TALLAHASSEE, Fla. (WTXL) — Living on campus is a right of passage. So much so that FAMU students want to stay past the required first year.
Currently 869 students sit on the housing waitlist.
FAMU President Dr. Larry Robinson said they're prioritizing first generation college students.
"We're moved back the date for existing students who are living in residence halls to find other options in the event that waitlist continues," said Dr. Robinson.
Taylor Williams is a freshman at FAMU, who says she had to live off campus the first year due to waitlist problems last fall. Although she did want to live on campus, she decided singing a lease off campus made more sense.
"I didn't want to go through getting my hopes up and trying to live on campus and being told again you've been placed on a waitlist. I know people who decided to live on campus and pay as soon as the portal opens and still end up on a waitlist," Williams explained.
FAMU's Board of Trustees is hoping to help with this issue with the approval of $11 million to negotiate contracts and agreements for three new buildings.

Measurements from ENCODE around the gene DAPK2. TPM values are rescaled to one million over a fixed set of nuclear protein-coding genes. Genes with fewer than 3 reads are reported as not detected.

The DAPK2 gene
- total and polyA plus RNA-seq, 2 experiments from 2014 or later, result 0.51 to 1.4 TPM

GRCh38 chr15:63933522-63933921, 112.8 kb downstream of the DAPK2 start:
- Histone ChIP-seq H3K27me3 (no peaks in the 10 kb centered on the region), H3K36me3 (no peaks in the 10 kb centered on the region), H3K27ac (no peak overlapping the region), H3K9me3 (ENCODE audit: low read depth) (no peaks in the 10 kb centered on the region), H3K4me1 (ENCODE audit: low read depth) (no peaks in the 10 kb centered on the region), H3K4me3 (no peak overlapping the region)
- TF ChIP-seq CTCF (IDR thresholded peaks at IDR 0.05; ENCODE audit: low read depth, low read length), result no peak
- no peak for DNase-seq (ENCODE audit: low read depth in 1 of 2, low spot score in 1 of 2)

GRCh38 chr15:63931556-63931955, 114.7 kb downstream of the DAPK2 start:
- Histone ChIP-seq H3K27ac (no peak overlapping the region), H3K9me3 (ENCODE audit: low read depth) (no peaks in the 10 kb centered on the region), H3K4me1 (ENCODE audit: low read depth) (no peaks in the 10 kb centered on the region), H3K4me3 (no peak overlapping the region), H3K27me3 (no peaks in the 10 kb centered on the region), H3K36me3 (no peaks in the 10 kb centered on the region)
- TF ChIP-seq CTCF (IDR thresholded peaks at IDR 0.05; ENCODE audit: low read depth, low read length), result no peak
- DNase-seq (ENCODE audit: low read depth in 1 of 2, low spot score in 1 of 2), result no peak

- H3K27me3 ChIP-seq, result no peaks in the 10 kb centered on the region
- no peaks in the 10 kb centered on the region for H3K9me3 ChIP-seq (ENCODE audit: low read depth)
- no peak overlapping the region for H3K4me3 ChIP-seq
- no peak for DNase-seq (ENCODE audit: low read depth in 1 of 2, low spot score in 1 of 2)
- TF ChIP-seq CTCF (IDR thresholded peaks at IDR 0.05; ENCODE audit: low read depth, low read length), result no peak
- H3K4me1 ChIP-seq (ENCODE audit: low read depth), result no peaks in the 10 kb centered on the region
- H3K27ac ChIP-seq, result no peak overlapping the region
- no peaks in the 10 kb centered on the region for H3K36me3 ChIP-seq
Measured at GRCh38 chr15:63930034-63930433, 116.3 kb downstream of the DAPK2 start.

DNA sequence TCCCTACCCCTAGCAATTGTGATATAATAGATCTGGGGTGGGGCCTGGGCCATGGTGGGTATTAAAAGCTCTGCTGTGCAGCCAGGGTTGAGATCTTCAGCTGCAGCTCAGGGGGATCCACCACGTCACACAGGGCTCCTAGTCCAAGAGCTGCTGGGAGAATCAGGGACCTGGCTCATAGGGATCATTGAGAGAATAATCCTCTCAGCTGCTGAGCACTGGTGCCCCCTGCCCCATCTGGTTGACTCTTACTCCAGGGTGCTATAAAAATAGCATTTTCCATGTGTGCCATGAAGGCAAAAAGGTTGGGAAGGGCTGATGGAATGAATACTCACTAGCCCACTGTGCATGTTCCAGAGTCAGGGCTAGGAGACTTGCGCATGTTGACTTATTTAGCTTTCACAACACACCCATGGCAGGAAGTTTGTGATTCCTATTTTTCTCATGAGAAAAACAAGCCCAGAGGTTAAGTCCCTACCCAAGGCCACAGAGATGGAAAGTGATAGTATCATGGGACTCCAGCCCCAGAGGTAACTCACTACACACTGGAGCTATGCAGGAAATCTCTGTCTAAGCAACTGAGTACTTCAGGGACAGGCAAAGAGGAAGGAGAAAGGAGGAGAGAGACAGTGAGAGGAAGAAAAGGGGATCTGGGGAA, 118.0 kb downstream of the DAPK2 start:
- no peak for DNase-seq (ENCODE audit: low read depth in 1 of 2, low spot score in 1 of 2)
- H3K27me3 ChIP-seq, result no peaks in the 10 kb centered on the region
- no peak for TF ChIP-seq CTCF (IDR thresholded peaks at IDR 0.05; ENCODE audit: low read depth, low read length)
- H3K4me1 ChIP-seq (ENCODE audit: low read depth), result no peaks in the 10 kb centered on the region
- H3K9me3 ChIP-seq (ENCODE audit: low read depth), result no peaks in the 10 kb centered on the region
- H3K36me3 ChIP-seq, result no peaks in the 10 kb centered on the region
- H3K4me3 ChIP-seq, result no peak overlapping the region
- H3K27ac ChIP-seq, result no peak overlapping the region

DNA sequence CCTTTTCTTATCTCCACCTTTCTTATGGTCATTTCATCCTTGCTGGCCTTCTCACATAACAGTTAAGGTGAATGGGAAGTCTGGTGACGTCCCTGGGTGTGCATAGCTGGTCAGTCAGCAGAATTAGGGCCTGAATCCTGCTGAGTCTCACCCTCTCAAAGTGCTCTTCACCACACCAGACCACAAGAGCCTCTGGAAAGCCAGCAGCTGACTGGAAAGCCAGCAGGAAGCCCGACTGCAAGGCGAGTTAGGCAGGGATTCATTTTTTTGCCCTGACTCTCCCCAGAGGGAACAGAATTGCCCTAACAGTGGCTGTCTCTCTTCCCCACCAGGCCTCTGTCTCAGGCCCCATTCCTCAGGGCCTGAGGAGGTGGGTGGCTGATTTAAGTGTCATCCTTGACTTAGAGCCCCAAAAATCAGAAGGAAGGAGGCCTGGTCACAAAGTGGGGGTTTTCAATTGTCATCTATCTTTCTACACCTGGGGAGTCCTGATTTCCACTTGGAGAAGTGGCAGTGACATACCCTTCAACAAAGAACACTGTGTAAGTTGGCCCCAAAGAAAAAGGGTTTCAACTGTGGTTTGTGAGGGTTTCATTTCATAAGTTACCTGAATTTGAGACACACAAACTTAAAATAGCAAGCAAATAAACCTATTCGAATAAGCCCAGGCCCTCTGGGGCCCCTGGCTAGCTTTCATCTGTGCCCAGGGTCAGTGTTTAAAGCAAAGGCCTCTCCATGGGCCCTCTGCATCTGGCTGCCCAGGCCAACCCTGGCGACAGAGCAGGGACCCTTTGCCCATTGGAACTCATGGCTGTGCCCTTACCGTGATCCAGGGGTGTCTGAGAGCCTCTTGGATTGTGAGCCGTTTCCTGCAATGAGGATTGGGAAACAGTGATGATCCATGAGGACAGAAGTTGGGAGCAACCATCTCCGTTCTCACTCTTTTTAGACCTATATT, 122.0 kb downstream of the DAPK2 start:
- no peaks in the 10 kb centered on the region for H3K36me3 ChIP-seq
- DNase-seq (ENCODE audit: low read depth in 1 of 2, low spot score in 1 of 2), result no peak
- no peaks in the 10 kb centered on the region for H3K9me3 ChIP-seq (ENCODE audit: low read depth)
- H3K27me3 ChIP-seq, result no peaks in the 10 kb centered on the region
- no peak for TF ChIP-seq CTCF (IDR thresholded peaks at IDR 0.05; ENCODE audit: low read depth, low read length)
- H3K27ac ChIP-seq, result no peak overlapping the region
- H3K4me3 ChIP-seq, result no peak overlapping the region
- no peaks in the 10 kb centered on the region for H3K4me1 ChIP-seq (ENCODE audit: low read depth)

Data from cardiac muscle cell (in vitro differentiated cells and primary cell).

Two of which will be finished by Summer of 2025 and the third being finished by Fall of 2026. President Robinson says the new buildings will bring the grand total of beds on campus to more than 4,500, and that they'll be state of the art.
"They'll have study rooms, kitchens and all these special things inside of that. Just adjacent to the 700 bed facility we built a dining facility called the hub," said Dr. Robinson.
Dr. Robinson says now that the $11 million have been approved, they'll have to go through multiple steps to get approval before the buildings even start the construction process.
"It's going to take some work to get all this done, and I advise everyone to be patient with this process," he said.
Williams said after going through her experience with the waitlist, her advice to students is to look for an apartment now just in case.
"I don't think they're going to get off the waitlist and even if they do it's very last minute," she said.
Dr. Robinson said they recently acquired two buildings that would add another 236 beds to the total bed count on campus.